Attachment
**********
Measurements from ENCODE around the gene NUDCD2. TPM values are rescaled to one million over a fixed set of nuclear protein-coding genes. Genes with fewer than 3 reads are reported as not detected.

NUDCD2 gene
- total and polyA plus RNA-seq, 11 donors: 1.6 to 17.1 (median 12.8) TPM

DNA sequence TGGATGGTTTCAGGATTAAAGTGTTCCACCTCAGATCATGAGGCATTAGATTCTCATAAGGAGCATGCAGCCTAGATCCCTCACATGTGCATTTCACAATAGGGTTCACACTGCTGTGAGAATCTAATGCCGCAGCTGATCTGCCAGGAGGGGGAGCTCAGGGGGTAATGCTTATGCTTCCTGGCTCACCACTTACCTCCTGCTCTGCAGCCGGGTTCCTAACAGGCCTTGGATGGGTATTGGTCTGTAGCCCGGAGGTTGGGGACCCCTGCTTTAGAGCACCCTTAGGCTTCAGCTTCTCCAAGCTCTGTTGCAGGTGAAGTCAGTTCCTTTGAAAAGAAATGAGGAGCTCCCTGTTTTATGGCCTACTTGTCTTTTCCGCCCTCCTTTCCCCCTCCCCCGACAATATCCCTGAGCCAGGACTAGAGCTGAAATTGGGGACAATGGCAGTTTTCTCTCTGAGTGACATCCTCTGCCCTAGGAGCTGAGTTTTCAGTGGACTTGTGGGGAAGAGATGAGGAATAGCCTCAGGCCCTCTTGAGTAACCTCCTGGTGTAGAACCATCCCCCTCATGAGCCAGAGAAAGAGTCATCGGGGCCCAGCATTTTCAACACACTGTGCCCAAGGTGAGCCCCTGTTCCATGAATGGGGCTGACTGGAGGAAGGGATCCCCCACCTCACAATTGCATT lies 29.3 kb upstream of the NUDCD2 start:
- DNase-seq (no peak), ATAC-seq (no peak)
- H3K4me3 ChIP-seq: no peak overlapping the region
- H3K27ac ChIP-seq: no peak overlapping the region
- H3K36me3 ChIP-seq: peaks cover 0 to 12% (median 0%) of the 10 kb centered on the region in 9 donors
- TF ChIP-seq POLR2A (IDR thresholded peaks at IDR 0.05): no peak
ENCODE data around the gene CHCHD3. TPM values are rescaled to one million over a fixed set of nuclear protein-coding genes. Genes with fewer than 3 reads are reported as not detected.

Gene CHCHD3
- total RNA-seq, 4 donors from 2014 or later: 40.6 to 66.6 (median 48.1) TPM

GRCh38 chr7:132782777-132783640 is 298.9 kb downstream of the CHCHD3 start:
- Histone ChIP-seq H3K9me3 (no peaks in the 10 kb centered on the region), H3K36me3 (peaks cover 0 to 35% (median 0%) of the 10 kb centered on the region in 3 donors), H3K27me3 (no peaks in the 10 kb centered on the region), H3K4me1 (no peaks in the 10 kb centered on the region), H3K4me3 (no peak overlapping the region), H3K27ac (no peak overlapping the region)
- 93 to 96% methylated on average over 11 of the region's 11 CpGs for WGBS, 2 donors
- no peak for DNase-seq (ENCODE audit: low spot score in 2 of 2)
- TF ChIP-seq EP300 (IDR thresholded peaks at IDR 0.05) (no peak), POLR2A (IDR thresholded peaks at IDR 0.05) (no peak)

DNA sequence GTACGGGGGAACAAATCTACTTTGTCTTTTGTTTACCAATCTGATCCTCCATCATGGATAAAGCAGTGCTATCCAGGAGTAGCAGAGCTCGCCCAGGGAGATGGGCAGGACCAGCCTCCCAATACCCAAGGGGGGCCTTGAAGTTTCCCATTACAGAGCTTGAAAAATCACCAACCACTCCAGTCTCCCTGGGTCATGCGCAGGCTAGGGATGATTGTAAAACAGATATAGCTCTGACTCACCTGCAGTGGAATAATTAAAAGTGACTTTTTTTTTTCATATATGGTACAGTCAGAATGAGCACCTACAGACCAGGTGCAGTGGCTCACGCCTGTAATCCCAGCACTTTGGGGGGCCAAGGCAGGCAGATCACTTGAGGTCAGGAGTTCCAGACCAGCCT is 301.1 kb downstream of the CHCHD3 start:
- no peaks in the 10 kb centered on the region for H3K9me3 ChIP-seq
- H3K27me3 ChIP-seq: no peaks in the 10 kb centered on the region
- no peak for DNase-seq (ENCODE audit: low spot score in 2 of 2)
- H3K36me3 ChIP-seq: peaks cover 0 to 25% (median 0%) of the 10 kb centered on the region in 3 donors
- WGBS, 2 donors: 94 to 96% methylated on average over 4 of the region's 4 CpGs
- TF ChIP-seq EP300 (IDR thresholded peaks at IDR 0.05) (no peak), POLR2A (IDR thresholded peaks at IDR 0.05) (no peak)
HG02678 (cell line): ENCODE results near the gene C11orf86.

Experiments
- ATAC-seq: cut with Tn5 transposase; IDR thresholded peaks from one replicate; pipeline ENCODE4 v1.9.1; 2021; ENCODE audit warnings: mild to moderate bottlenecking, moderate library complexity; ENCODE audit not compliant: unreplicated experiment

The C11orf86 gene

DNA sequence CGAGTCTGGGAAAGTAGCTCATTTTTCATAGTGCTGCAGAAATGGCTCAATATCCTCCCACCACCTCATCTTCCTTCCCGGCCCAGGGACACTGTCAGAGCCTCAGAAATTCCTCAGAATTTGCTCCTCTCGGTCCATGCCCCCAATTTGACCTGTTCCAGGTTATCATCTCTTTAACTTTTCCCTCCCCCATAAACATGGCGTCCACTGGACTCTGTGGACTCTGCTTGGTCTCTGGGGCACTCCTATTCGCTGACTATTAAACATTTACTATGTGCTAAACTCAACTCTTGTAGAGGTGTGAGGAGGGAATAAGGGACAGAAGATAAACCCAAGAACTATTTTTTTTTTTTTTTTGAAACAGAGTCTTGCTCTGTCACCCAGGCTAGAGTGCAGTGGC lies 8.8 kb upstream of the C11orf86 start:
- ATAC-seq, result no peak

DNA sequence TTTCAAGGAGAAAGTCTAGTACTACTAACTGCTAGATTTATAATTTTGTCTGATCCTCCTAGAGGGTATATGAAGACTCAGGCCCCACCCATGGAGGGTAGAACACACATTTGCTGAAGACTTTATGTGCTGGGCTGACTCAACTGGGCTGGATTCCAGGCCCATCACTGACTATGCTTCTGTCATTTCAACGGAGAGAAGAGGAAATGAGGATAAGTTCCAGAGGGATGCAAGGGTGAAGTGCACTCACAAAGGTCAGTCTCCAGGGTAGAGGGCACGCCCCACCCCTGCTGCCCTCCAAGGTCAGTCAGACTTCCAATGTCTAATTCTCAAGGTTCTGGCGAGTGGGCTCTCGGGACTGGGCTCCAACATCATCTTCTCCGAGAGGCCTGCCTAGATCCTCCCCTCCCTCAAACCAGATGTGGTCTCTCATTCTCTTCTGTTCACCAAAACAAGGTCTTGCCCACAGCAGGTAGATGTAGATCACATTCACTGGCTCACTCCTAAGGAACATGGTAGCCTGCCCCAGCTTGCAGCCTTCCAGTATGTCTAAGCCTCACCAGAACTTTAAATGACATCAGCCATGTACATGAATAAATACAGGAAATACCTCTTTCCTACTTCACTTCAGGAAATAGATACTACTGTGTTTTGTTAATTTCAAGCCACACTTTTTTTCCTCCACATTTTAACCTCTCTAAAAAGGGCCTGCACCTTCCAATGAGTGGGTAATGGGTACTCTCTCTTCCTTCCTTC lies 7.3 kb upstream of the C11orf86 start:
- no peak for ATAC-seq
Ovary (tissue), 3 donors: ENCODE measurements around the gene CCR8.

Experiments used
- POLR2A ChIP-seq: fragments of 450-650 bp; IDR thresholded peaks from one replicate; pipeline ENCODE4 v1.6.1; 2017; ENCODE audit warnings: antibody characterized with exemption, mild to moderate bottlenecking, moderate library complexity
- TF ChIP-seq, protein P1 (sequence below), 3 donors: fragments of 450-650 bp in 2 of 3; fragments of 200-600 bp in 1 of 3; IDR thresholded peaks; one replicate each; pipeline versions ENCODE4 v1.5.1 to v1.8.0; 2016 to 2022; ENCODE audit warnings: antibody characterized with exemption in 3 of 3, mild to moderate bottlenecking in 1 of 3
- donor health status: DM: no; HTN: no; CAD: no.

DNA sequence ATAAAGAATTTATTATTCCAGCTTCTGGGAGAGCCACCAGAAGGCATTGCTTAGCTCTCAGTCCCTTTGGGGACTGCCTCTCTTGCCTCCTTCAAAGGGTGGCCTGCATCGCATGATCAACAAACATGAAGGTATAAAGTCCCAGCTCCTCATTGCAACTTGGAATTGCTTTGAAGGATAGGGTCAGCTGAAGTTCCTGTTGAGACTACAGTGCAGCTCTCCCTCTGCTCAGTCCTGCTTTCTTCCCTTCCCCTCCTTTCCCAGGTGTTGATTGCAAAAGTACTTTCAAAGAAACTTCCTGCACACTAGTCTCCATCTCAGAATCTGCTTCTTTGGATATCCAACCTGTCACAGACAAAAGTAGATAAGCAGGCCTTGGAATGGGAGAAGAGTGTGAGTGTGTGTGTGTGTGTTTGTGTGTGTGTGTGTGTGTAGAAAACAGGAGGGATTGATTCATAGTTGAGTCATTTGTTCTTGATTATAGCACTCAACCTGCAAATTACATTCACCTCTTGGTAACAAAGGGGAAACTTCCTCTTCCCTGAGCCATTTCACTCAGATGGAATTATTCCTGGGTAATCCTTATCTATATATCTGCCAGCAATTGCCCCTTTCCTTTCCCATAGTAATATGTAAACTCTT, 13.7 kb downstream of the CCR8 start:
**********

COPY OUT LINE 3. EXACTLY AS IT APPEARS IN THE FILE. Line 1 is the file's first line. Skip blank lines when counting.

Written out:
- total and polyA plus RNA-seq, 11 donors: 1.6 to 17.1 (median 12.8) TPM